Our temporary pumpkin patch...

We have received loads of questions, comments and (occasionally incorrect and unsolicited) advice about BLW vs. spoon-feeding. The benefit of waiting until your baby is 6+ months to introduce solids via BLW vs. earlier introduction of purees at 4-6 months is predicated on developmental readiness. Waiting until 8 1/2 months (7 months adjusted age) meant our babies were more physiologically equipped to direct their own self-feeding, they displayed a greater interest in food and they were more prepared to chew and deal with the inevitable process of gagging on some foods. Gagging is tough to watch at first, but it is a totally normal and necessary step in learning how to eat and handle textures (check out Charlie with a little gag episode in this video...and Molly trying, kind of, to help him out):

If you are on the fence about BLW, here are a few quick advantages we have found to this approach with our quadruplets:

  • BLW is natural, safe, easy and definitely nothing new - very few cultures outside of the US put so much emphasis on pureeing foods and spoon-feeding them, only to try to then make the baby an independent eater a few months later. Why not just start introducing food to a baby where you want her to eventually end up...feeding herself?
  • Skills...skills...skills - Babies use food as an important way to develop skills like chewing, dexterity and hand-eye coordination. It has been amazing to watch the transformation of our quadruplets from grasping big hunks of foods with their chunky palms one week and then utilizing a pretty impressive pincer grasp for smaller pieces a few weeks later (...but they still can't figure out how to pick up peas!)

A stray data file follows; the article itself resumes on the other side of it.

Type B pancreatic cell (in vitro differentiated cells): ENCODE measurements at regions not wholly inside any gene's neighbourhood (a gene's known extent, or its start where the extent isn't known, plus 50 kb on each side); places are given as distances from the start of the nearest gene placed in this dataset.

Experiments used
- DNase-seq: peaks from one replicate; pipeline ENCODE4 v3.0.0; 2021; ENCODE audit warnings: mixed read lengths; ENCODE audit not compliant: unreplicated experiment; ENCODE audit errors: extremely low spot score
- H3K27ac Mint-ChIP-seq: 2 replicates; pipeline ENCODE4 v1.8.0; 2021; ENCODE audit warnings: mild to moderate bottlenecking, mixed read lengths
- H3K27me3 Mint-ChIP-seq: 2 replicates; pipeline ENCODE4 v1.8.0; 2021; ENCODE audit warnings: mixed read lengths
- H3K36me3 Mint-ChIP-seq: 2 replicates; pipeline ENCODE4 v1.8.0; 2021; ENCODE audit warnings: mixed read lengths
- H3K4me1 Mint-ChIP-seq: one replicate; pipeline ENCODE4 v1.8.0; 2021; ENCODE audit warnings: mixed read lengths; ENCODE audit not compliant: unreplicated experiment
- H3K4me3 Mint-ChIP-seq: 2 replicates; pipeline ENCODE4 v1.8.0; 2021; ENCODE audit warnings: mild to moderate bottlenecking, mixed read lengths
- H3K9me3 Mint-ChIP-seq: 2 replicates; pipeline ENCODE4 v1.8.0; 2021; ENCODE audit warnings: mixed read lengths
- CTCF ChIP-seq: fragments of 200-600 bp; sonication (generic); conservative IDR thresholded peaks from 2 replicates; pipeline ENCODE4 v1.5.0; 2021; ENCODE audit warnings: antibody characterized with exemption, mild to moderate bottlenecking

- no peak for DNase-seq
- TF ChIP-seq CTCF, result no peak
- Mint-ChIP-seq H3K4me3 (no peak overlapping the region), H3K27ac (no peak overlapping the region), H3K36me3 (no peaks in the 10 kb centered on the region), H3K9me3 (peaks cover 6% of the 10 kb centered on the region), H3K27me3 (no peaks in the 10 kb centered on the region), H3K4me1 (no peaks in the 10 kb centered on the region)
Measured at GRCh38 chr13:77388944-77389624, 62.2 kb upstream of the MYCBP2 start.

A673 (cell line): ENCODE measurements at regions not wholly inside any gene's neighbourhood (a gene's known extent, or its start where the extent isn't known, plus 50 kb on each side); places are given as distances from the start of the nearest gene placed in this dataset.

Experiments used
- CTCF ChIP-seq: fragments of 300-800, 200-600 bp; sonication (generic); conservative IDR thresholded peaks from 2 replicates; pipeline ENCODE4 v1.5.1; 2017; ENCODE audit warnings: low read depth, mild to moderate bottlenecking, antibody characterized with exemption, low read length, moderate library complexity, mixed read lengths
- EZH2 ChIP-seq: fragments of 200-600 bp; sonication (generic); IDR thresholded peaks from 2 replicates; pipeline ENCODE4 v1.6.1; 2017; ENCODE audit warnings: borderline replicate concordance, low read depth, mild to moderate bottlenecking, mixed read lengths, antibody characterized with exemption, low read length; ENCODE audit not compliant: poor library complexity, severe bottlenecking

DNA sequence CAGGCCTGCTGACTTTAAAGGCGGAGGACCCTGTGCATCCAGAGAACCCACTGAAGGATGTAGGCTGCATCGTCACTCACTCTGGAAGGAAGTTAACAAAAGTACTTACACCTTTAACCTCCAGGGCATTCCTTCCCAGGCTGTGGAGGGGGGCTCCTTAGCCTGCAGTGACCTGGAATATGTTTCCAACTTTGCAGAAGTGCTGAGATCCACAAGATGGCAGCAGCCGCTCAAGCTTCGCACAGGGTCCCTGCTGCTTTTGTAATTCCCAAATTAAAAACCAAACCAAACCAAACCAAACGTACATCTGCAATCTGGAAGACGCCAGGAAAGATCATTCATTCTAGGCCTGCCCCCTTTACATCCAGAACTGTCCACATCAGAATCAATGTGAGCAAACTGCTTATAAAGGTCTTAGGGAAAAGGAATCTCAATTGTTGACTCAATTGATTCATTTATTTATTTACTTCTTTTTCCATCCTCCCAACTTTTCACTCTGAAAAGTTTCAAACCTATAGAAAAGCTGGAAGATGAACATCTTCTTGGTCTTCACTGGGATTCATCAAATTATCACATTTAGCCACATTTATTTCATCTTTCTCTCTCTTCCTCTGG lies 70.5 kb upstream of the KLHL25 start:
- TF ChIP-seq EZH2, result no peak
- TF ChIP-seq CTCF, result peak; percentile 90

• Independent babies who aren't learning to overeat - Self-feeding encourages independence and self-regulation of food intake. How do I as a parent know EXACTLY how much bland baby food to push into my baby with a spoon? I don't! I would rather he feeds himself, at his own pace, and eventually learns to self-regulate and respond to his God-given hunger and satiety cues. There's even emerging evidence to suggest self-feeding may help protect against overweight and obesity later in life.
...the aftermath of Baby Led Weaning with quadruplets

...the aftermath of Baby Led Weaning with quadruplets

Why Doesn't Everyone Do Baby Led Weaning

The more we experimented with BLW, the more sense it seemed to make. So much sense, actually, that I began to wonder, "Why doesn't everyone do this?" Opponents of BLW (i.e., diehard proponents of spoon feeding pureed foods) argue the following:

  • There is a greater chance of choking with BLW - (...but actually there's not - an important study recently published in the journal Pediatrics found that babies given food via BLW vs. spoon-feeding had no greater incidence of choking). Waiting until 6+ as opposed to 4-6 months to introduce food almost always means your baby has an evolved ability to chew and successfully handle a variety of textures.
  • There's a greater chance of nutrient gaps - (....but actually there's not - sure, you have to be proactive in including iron-rich foods such as meat, fish and poultry, eggs, legumes and perhaps even dark green leafy vegetables - but no studies have shown statistically significant nutrient intake deficits in BLW babies vs. spoon-feeders and in fact,  than spoon feeding).